Essential guide to transitioning to high school for parents and kids

Parentline and Kids Helpline, services of yourtown, have combined forces to compile a free, virtual information resource for families whose children are transitioning from primary school to high school.

The resource is designed to inform parents and carers on topics areas from both the parent and child perspective – aiming to alleviate anxieties around starting high school, as well as develop child/parent connection and encourage open communication.

Transitioning to high school – a resource for parents

“One of the reasons why we wanted to take the multi approach of talking to both young people and their parents is that it’s not just the young kids that are transitioning to high school. It is also time of significant change for parents,” says Kimberley Harper, Parentline Manager. “Parents need to be self-aware that this is going to be hard for them too!”

From a parenting perspective, the transition to high school is a pivotal change in a child’s life.

“Many parents worry about how best to support their kids through this change,” says Kimberley. “These concerns are perfectly normal, and this resource is designed to answer those worries.”

Why is high school different for parents?

High school is the first obvious space where a parent’s job of setting up kids as independent, resilient adults becomes reality.

“Transitioning to high school is really that first phase where we have to figure out the balance between what support we provide and what our kids can independently do,” says Kimberley. “When do we jump in and catch them, and when do we actually take a step back.”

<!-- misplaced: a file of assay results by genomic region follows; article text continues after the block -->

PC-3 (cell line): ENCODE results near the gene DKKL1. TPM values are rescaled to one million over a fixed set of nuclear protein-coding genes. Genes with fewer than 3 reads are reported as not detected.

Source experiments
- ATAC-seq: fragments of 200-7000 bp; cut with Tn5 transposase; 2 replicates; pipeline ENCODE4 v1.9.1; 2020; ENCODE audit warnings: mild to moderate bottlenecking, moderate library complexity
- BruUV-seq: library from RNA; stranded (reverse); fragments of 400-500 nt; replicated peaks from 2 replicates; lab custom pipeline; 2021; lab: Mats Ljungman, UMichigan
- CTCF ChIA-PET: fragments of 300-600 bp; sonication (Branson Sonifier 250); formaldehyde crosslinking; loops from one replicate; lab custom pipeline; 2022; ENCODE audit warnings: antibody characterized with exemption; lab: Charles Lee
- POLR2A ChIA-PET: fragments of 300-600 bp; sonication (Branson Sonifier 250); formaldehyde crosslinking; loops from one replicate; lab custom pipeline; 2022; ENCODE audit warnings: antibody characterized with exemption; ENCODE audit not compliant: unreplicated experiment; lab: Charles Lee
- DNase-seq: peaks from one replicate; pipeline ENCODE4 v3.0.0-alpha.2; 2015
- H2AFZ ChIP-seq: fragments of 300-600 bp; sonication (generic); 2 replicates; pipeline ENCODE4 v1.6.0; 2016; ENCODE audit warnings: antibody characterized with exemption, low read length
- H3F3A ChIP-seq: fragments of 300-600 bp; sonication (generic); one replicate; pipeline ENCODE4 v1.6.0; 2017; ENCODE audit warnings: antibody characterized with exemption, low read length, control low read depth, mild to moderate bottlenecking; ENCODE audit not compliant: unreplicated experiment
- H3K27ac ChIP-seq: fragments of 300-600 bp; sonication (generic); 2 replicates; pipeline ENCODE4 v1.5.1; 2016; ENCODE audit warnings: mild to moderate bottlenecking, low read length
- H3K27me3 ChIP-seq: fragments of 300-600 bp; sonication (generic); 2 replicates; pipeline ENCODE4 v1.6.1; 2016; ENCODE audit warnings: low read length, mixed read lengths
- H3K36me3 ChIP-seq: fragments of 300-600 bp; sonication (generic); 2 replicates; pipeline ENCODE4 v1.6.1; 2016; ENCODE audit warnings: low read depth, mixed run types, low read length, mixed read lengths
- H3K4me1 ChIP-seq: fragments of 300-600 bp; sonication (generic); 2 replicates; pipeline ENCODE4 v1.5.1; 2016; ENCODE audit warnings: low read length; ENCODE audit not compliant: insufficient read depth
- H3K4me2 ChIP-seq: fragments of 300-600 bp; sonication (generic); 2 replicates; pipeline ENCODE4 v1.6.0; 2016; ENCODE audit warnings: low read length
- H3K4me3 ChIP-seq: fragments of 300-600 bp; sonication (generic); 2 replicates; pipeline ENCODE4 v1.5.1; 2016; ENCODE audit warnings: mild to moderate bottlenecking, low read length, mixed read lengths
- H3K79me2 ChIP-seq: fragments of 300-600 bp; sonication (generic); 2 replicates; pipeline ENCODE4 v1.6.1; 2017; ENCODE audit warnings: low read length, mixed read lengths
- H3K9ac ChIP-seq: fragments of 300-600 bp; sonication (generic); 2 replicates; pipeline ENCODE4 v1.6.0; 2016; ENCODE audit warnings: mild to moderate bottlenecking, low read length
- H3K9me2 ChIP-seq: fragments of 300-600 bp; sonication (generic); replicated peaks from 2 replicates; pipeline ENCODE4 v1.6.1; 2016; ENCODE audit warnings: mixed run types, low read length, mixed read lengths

Any transition is going to have some hiccups, and it’s perfectly normal for parents to seek guidance and support as their child is starting high school. After all, there are many parents going through the same pressures and worries!

“When in doubt, reach out and get some help, even if it’s just to ask a simple question,” Kimberley advises. “Parentline is a completely free service so you can jump onto the WebChat or pick up the phone and chat with a qualified counsellor. It’s perfectly normal to want advice or just a second opinion at this time.”

Starting high school – support for kids

As well as being rolled out to parents, Kids Helpline is running a Transition to High School module for schools as part of their Kids Helpline @ School program.

“Teachers know starting high school can be a cause of significant stress for students. They are at the forefront of providing support for them and to be able to help make that transition to high school as smooth as possible,” says Georgia King, Kids Helpline at School Team Leader.

“Therefore, putting these resources in the classroom where a counsellor can encourage safe, open and inclusive discussions as a class is hugely beneficial.”

KidsHelplineAtSchool-transition to high school

Kids Helpline @ School, supported by Bupa Foundation, is a free early intervention program for primary schools in Australia that connects primary school classrooms to a Kids Helpline counsellor at no cost to the school. Conducted via a video link, these evidence-informed lessons are educational, interactive and fun. They may also include scenarios or videos to engage students in problem solving.